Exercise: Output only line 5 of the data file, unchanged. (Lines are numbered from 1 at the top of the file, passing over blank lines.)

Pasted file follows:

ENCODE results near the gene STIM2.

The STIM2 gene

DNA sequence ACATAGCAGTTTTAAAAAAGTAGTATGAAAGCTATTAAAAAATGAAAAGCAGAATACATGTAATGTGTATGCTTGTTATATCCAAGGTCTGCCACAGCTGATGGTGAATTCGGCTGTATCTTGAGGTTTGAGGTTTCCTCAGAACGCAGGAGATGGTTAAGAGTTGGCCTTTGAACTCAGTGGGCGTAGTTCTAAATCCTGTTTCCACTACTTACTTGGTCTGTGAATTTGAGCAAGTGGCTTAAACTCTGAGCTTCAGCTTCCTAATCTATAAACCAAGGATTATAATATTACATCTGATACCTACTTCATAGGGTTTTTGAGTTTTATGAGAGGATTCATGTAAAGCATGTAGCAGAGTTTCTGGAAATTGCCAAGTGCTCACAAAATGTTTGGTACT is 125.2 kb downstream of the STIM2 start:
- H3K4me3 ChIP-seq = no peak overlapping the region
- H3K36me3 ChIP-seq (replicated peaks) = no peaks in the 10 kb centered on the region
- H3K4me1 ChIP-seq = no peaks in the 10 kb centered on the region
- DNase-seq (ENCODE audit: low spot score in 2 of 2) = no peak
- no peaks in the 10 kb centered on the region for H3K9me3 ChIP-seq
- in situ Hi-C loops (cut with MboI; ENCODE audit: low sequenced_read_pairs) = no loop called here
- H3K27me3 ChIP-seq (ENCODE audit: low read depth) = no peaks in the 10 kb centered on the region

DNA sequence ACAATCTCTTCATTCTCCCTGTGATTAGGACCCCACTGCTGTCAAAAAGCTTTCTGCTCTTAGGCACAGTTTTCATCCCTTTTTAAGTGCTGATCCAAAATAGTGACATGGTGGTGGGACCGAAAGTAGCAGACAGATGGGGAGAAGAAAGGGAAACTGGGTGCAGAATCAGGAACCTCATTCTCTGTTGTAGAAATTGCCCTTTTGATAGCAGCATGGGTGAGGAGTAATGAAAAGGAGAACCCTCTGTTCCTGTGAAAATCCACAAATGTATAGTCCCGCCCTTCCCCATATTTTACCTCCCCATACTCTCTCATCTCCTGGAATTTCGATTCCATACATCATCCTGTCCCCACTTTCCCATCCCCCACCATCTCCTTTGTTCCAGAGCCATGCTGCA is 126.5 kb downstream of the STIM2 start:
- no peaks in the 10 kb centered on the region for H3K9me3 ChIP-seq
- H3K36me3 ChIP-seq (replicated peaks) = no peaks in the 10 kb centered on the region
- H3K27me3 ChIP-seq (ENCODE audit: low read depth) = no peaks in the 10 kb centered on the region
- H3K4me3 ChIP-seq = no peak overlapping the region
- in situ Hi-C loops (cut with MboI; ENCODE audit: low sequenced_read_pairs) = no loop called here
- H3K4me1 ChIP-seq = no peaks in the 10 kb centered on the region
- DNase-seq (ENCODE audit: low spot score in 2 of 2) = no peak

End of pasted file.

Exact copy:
- H3K36me3 ChIP-seq (replicated peaks) = no peaks in the 10 kb centered on the region